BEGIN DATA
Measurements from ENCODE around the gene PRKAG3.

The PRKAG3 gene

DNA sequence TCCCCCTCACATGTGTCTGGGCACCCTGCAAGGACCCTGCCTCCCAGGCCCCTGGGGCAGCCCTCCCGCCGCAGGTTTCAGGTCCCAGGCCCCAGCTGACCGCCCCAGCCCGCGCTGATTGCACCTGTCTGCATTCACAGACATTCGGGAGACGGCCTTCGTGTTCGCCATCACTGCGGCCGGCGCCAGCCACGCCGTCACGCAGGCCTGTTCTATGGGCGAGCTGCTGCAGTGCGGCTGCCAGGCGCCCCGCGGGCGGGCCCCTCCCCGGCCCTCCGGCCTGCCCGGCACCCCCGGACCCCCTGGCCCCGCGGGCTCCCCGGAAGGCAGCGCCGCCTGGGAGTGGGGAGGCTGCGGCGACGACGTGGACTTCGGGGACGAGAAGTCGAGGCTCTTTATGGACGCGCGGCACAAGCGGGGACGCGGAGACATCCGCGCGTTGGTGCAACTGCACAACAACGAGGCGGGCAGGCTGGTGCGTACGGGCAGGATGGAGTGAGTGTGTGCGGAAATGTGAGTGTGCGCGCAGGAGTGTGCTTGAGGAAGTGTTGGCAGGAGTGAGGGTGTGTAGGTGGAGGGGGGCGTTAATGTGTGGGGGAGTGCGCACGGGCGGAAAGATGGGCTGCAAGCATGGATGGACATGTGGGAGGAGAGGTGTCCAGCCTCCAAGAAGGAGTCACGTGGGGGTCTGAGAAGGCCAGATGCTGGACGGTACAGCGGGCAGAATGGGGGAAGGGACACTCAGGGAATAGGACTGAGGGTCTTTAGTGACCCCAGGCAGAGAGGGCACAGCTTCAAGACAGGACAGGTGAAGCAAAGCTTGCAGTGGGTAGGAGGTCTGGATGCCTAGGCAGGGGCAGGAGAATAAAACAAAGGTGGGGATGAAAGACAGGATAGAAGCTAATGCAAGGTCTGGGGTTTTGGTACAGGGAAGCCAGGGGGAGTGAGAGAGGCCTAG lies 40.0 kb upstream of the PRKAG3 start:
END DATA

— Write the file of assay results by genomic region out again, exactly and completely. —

Measurements from ENCODE around the gene PRKAG3.

The PRKAG3 gene

DNA sequence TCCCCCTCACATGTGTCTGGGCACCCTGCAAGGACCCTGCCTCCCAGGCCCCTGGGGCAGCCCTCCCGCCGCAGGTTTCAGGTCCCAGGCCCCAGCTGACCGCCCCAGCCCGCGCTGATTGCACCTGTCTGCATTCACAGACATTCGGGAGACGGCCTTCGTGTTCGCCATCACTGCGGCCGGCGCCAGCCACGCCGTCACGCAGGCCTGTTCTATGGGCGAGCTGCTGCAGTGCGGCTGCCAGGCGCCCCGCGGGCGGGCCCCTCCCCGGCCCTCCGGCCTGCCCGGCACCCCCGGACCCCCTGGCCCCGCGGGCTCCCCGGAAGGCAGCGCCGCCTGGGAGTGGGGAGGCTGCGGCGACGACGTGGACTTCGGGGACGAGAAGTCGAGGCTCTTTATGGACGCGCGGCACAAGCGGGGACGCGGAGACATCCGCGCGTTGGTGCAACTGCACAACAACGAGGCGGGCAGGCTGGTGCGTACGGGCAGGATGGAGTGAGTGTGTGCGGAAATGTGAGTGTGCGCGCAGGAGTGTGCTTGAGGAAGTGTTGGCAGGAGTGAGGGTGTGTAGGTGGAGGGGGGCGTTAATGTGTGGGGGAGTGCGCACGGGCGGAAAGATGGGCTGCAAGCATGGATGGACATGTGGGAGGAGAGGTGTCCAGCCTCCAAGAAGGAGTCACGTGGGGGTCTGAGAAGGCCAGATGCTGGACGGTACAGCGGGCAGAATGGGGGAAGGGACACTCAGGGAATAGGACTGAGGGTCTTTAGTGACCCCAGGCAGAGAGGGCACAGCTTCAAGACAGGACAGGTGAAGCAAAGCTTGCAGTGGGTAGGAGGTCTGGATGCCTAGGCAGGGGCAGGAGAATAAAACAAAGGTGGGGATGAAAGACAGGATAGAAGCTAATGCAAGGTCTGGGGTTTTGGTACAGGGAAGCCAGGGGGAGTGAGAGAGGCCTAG lies 40.0 kb upstream of the PRKAG3 start: